Worker health and wellness

Survey highlights barriers to wellness program participation


Photo: Christopher Futcher/iStockphoto

Boston – Some workers may not participate in workplace wellness programs because they are concerned about their privacy, and many may not even be aware of their employer’s program, according to a survey conducted by consulting firm Brodeur Partners.

Researchers found that half of the workers surveyed cited privacy concerns as the reason for not participating in wellness programs. Other reasons included doubts as to whether the program would be helpful (31 percent) and a lack of confidence in an employer’s ability to effectively run a wellness program (19 percent).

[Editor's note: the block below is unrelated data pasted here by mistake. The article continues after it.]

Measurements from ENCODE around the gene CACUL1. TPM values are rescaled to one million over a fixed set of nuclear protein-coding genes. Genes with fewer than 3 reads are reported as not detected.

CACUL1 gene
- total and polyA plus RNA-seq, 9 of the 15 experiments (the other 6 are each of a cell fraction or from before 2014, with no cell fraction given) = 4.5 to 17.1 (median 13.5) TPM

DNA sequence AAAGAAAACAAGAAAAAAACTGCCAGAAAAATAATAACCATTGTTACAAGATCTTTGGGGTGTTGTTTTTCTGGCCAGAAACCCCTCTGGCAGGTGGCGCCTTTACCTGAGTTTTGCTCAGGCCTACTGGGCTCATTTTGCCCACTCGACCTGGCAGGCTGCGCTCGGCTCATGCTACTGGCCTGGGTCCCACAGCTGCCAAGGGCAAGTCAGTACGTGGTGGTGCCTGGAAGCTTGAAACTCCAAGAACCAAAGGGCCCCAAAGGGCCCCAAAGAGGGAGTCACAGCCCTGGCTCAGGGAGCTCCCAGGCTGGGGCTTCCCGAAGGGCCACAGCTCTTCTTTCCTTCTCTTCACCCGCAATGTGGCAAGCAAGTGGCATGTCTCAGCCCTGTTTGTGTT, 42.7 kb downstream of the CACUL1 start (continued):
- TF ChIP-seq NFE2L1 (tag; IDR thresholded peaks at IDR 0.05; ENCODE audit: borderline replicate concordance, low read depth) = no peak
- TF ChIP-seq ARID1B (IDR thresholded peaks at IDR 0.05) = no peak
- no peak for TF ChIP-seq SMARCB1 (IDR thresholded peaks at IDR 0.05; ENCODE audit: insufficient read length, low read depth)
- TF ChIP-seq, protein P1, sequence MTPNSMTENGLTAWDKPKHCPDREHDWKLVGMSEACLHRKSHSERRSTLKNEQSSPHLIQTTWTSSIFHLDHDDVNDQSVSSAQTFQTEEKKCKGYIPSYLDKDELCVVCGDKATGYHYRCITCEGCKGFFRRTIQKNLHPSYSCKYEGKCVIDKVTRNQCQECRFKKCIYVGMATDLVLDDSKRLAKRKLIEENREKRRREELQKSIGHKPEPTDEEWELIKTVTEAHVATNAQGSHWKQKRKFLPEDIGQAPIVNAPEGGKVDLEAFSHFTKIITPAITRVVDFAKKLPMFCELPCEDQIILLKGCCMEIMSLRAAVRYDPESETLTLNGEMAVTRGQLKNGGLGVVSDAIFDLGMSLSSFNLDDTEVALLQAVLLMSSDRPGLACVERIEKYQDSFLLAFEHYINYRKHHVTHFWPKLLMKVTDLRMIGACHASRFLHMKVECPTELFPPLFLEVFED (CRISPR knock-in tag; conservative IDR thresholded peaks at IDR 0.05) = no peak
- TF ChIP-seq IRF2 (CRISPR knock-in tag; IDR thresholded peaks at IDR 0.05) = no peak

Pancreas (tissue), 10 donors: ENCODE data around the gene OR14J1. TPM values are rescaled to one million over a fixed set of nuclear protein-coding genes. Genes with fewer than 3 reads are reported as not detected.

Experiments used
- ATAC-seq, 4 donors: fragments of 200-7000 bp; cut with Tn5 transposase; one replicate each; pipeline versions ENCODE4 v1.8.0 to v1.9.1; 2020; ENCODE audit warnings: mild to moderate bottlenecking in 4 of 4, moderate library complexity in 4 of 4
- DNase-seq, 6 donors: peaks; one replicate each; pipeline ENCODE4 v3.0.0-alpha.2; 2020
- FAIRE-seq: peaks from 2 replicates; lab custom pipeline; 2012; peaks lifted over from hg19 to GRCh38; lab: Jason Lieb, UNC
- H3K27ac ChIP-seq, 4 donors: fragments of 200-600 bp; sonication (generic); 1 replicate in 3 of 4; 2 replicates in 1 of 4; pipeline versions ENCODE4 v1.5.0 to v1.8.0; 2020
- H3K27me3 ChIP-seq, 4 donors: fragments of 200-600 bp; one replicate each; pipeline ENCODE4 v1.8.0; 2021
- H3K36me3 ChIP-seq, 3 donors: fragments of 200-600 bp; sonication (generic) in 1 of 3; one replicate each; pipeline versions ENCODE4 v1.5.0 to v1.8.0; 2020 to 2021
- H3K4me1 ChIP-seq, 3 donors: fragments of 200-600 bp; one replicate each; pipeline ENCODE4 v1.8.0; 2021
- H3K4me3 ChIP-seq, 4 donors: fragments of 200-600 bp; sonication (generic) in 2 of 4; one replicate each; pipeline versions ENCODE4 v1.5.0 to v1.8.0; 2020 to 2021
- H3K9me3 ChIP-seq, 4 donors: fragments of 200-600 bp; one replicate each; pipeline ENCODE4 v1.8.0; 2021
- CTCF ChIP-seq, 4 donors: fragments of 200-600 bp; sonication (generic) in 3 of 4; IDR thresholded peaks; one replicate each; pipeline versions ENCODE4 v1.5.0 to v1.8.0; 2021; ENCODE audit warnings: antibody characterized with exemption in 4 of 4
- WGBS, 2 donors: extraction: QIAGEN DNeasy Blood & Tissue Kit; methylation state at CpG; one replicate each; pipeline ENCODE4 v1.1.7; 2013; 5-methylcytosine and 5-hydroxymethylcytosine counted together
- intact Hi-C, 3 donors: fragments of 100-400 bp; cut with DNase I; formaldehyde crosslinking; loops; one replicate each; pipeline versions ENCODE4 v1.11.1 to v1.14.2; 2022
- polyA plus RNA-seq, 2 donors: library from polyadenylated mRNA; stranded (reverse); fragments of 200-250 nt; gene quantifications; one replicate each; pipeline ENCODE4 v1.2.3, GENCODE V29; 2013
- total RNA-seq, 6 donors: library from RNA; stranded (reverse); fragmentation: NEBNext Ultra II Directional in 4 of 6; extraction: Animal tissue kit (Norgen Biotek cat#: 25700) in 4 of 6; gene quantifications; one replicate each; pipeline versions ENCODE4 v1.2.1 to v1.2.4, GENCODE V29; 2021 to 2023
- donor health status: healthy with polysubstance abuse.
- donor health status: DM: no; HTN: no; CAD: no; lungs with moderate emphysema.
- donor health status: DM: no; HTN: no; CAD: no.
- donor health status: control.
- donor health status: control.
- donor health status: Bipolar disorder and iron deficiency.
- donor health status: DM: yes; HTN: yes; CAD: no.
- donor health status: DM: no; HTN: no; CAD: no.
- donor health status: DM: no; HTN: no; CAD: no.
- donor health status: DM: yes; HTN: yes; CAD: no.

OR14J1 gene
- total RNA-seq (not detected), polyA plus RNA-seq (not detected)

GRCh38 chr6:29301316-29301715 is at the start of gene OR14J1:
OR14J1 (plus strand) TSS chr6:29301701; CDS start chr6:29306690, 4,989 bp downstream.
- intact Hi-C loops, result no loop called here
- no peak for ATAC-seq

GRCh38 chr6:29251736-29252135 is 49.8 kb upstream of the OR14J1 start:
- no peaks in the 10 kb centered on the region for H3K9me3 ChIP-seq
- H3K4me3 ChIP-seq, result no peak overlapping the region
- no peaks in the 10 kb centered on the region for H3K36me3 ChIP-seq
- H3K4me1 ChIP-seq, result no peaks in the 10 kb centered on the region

The survey also showed that resistance to employer-sponsored wellness programs increases with age. About one-quarter of workers younger than 35 said they do not or would not participate, about one-third of 35- to 54-year-old workers do not/would not participate, and 45 percent of workers older than 54 do not/would not participate.

Only one-third of survey respondents said their employer had a health and wellness program, a figure standing in contrast to a Society for Human Resource Management study that concluded about 70 percent of employers have such programs.

Some studies have found wellness programs can improve employee health and reduce the risk of injuries.

The survey results come from interviews with 542 adult Americans, and results were weighted based on U.S. Census data to reflect demographics of the national population.